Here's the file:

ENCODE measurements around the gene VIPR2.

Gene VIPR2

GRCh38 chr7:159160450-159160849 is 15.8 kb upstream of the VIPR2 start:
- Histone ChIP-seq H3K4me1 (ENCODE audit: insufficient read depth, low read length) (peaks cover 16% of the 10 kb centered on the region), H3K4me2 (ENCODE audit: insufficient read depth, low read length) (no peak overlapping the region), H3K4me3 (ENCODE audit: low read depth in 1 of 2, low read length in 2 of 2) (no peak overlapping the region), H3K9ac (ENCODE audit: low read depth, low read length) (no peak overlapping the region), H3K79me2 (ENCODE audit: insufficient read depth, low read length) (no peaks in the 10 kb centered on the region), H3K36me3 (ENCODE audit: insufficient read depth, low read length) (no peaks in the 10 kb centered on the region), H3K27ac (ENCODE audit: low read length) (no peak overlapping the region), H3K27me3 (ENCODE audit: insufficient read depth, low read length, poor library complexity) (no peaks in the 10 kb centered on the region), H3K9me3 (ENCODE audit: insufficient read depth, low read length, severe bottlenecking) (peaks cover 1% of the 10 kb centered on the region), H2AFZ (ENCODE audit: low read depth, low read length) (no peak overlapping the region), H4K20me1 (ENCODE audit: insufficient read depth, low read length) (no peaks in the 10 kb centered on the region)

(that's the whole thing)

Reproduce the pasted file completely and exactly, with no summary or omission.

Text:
ENCODE measurements around the gene VIPR2.

Gene VIPR2

GRCh38 chr7:159160450-159160849 is 15.8 kb upstream of the VIPR2 start:
- Histone ChIP-seq H3K4me1 (ENCODE audit: insufficient read depth, low read length) (peaks cover 16% of the 10 kb centered on the region), H3K4me2 (ENCODE audit: insufficient read depth, low read length) (no peak overlapping the region), H3K4me3 (ENCODE audit: low read depth in 1 of 2, low read length in 2 of 2) (no peak overlapping the region), H3K9ac (ENCODE audit: low read depth, low read length) (no peak overlapping the region), H3K79me2 (ENCODE audit: insufficient read depth, low read length) (no peaks in the 10 kb centered on the region), H3K36me3 (ENCODE audit: insufficient read depth, low read length) (no peaks in the 10 kb centered on the region), H3K27ac (ENCODE audit: low read length) (no peak overlapping the region), H3K27me3 (ENCODE audit: insufficient read depth, low read length, poor library complexity) (no peaks in the 10 kb centered on the region), H3K9me3 (ENCODE audit: insufficient read depth, low read length, severe bottlenecking) (peaks cover 1% of the 10 kb centered on the region), H2AFZ (ENCODE audit: low read depth, low read length) (no peak overlapping the region), H4K20me1 (ENCODE audit: insufficient read depth, low read length) (no peaks in the 10 kb centered on the region)